MSc Bioinformatics and Systems Biology / Overview
Year of entry: 2019
Course unit details:
Statistics & Experimental Design
|Unit level||FHEQ level 7 – master's degree or fourth year of an integrated master's degree|
|Teaching period(s)||Semester 1|
|Offered by||School of Biological Sciences|
|Available as a free choice unit?||No|
An essential part of training as a biologist is to learn to design experiments and analyse and interpret data correctly. The unit introduces students to data handling, presentation and statistical data analysis, and in the light of the requirements for a good statistical analysis lays the foundations for good experimental design and critical analysis of research.
The unit aims to introduce students to the methods and tools used in statistical data analysis and the procedures and tools used in the design of experiments.
Students will learn to handle, present and analyse data, to design experiments and understand the limits of experimental evidence. More specifically students will learn to:
- Test hypotheses and assess the statistical significance of results.
- Handle data, and the best use of graphics and descriptive statistics.
- Analyse biological data using classical statistical tests.
- Analyse data using R.
- Design successful experiments.
- Critically assess basic experimental designs and analyses in the literature.
Statistical Data Analysis:
Data and graphics using R
- Overview of statistics and hypothesis testing, types of data and graphs, descriptive statistics, basics of R statistical programming language.
Probability and statistics
- Probability distributions, Confidence intervals, Bootstraps, Hypothesis testing using a one-sample distribution.
Classical statistical tests
- Parametric and non-parametric tests to compare variances, means, proportions and counts in contingency tables. Covariance, parametric and non-parametric correlation.
- Estimating slope and intercept, statistical significance of regression, regression in R, model assumptions, model checking, and transformation.
Analysis of variance
- One-way, two-way and factorial anova, model simplification, model assumptions and pseudoreplication.
- This unit provides students with a foundation in experimental design to ensure that they can design effective and efficient experiments. The topics covered include; standardization, sample size, hypothesis testing, experimental units, controls, replication, randomization, independence, pseudoreplication, covariates and power analysis as applied to basic statistical tests.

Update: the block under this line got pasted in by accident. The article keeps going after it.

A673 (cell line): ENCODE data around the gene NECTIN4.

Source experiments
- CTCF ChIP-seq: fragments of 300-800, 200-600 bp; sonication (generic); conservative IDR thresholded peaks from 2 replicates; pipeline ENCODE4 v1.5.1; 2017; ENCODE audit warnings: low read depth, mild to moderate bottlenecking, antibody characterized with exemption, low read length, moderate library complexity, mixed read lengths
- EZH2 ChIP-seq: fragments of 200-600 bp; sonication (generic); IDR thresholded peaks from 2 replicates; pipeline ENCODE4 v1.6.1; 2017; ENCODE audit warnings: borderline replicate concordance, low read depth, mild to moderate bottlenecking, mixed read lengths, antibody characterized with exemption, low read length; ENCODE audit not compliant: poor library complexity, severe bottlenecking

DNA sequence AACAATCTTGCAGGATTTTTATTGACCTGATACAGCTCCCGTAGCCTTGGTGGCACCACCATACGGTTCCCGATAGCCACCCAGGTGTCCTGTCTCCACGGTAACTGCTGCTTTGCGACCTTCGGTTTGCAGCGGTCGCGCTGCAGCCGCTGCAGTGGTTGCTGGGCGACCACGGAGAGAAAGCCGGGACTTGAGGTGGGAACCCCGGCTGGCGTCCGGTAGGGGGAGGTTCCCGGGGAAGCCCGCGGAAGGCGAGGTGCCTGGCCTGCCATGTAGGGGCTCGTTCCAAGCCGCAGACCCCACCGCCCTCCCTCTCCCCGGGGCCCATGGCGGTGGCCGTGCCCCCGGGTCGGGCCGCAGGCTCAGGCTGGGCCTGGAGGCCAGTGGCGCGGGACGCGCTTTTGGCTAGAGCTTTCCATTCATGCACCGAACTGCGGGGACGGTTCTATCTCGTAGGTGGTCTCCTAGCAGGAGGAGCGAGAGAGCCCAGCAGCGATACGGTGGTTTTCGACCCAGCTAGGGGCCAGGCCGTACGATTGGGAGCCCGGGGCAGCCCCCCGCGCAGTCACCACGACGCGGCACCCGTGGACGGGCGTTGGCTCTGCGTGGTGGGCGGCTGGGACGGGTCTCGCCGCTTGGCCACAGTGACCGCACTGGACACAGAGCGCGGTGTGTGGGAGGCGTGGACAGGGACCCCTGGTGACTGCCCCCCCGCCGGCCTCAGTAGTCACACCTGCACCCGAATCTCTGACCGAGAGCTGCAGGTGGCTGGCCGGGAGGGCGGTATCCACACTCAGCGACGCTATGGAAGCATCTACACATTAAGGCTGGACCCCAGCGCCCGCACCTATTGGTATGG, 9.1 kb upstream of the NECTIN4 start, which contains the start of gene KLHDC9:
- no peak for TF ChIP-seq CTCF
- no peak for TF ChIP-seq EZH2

Teaching and learning methods
Delivery and assessment will be through lectures, workshops, group discussions and e-learning. Students will participate in computer practical sessions, and submit a plan for the experimental design and analysis of their current research project.
- Analytical skills
- Students learn how to test hypotheses, analyse data and its significance using various statistical tests on various programmes and how to present data in terms of graphics.
- Project management
- Students will design successful experiments and manage the processes involved, taking into account the time needed for rigorous data analysis.
- Problem solving
- Students will understand the limits of experimental design and ways to overcome these problems.
- Students will critically assess basic experimental designs and analyses in the literature.
Online multiple choice exam: 2 hours in length - 50% weighting within the unit
Online Statistics Assessments 1 to 5: 5 x 2 hours in length - 25% weighting within the unit
Critical assessment of literature: 25% weighting within the unit
Statistics practical exercises (compulsory): 5 x 3 hours in length - ( - 5%* )
Project review assignment (compulsory): 1 week in length - ( - 5%* )
(*5% will be subtracted from the final unit mark for each incomplete exercise or assignment)
The overall pass mark for BIOL65161 is 65%. Should you fail to achieve this mark, you will be asked to (re-)submit any missing or failed elements and will have to achieve a mark of at least 65% in the referral exam (online multiple choice format).
On-the-spot online feedback will be provided on 5 weekly statistics assessed assignments and a formative test. Students are also provided with oral feedback and individual help in understanding course content and in applying what is learnt to the students’ own projects during practicals and discussion groups.
The following book is compulsory and is provided to all students on the course:
Crawley, M.J, Statistics: An introduction using R. (Wiley, 2005).
|Independent study hours|
|Christopher Knight||Unit coordinator|